Program for each newly filed section 271 application and will continue
to monitor the BOCs' ongoing performance in those states where the
Commission has already granted section 271 authority. The Team
oversight responsibilities are divided according to BOC region, with a
dedicated group maintaining responsibility for each region.
Following Commission approval of a section 271 application, the Team
scrutinizes BOC performance data and other pertinent information to
determine whether such documentation indicates that a BOC is continuing
to meet its section 271 obligations. This process includes regular
compliance reviews six and 12 months after approval, with specific
focus on any particular concerns raised by the Commission in the order
granting a BOC section 271 authority. The Team members also serve as a
point of contact for state commissions, competitive carriers, and other
interested persons who may wish to report informally any perceived
instances of noncompliance with section 271. Finally, if the Team
determines a BOC may not be in compliance, it will initiate an
investigation and, if warranted, take or recommend appropriate
At the outset of each of the currently pending Compliance Reviews, the
Teams sent engagement letters to the BOCs explaining the 271 Compliance Review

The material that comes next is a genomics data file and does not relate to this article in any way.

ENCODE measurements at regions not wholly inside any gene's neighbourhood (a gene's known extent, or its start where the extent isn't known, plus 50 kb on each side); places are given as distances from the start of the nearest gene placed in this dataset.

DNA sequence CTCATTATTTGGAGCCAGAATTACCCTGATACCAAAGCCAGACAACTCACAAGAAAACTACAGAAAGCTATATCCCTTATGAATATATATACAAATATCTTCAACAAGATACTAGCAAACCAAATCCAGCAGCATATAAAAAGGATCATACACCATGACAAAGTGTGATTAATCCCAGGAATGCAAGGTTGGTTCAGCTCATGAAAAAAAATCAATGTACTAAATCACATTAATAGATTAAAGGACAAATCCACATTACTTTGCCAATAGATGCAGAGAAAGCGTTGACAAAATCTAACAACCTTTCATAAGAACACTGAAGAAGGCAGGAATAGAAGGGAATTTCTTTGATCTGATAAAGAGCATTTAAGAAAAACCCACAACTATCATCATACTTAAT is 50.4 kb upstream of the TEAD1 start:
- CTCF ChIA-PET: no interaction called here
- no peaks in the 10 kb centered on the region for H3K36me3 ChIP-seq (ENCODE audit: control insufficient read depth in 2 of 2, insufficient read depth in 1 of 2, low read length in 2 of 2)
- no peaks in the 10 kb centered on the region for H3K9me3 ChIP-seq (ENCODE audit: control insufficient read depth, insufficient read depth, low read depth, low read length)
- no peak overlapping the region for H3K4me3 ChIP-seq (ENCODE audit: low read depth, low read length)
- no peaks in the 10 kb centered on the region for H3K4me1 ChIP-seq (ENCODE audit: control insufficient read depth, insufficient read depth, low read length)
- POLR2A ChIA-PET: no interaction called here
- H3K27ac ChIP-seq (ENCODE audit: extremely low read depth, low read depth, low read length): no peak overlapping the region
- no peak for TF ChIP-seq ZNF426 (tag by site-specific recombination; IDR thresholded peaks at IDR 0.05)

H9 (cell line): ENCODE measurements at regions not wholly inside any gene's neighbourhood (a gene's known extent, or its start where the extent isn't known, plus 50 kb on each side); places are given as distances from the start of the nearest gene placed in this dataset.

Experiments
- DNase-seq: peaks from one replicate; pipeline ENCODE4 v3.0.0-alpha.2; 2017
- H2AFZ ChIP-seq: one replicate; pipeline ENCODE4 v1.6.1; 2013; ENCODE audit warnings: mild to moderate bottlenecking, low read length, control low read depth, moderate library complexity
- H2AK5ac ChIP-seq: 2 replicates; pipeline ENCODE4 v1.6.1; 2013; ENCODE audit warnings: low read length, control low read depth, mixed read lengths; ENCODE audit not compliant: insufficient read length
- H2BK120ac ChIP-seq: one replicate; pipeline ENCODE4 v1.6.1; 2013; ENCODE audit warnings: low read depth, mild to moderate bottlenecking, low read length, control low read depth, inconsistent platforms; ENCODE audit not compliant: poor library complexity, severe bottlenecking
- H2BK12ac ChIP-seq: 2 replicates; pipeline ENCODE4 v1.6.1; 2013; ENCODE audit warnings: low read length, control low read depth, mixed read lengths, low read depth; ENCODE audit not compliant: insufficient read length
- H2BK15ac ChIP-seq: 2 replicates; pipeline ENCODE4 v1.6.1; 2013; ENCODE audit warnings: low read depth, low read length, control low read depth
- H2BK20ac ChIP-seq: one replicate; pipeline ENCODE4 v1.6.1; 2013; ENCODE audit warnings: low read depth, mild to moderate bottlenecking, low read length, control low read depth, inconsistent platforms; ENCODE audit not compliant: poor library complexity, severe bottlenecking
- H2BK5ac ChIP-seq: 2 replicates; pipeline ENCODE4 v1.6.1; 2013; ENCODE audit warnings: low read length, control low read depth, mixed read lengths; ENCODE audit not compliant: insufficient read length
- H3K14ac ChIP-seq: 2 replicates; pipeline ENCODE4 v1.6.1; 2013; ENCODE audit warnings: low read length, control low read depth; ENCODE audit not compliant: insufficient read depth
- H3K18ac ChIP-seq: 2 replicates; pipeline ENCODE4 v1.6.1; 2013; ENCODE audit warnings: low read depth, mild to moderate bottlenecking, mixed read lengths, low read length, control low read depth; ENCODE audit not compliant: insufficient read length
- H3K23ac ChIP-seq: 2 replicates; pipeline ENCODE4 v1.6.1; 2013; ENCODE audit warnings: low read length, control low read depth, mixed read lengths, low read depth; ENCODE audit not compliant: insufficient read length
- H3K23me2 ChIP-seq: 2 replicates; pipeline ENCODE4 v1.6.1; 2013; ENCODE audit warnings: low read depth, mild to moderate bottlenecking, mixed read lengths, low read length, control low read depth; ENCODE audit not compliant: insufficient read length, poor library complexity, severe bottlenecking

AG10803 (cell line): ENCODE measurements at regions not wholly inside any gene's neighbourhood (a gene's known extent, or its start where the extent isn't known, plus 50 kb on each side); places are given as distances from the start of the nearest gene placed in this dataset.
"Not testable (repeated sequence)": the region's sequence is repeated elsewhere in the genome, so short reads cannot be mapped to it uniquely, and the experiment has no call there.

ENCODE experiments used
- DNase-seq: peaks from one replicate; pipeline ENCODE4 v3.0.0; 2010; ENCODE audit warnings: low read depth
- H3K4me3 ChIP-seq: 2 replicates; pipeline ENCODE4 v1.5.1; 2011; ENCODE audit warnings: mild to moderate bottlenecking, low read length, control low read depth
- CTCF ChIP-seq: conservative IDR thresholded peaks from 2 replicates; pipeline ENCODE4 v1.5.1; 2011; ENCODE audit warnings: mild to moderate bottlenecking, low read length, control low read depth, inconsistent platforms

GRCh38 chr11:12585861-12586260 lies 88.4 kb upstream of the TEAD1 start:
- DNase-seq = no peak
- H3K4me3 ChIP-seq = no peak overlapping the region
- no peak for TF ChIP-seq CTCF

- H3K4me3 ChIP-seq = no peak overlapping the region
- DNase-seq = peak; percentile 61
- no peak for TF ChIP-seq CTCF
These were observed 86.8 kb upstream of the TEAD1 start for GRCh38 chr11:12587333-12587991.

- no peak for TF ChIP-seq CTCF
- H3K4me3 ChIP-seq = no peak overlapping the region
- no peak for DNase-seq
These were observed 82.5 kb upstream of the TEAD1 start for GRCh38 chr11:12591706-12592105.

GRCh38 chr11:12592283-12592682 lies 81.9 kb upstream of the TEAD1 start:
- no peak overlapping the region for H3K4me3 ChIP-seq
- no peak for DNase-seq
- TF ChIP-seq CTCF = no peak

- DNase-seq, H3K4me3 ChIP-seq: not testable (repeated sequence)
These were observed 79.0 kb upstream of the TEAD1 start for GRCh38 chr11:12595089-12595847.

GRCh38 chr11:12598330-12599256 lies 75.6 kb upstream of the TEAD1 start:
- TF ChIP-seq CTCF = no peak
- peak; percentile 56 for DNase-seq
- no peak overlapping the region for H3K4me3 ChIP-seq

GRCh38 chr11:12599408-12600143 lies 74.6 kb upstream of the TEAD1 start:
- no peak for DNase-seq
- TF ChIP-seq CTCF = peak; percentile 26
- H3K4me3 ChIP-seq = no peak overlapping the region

process and highlighting the specific areas of checklist compliance
the Teams will monitor.
The Teams directed the BOCs to submit information pertaining to these areas
to the Bureau approximately six and twelve months after the Commission's
grant. These BOC submissions will assist the Teams in evaluating the BOC's
ongoing compliance with the conditions of section 271 approval.
The engagement letters, however, do not initiate or purport to initiate any
investigation or other formal enforcement proceeding into the BOC's behavior.
Rather, they describe the general Compliance Review Program processes,
detail the areas on which the Reviews will likely focus, and inform the BOC
of its obligations under the Compliance Review Program.
Although the engagement letters specify a number of areas subject to
review, the Teams may identify other aspects or areas of the BOC's
compliance efforts to review based on the Teams' own observations and/or
discussions with state regulators, competitive carriers, and others.
The Section 271 Compliance Review Teams will make these letters available
to the public.
Links to those letters are provided below.
Any person with information indicating that a BOC may no longer be in
compliance with section 271 may contact
Chief, Investigations and Hearings Division,
Theresa Z. Cavanaugh,
Deputy Chief, Investigations and Hearings Division.
They may be reached at (202)
FCC-Bell Atlantic Consent Decree
On December 22, 1999, the Commission authorized Bell Atlantic to
provide long distance service in New York pursuant to section 271. On
February 7, 2000, the Commission began investigating allegations that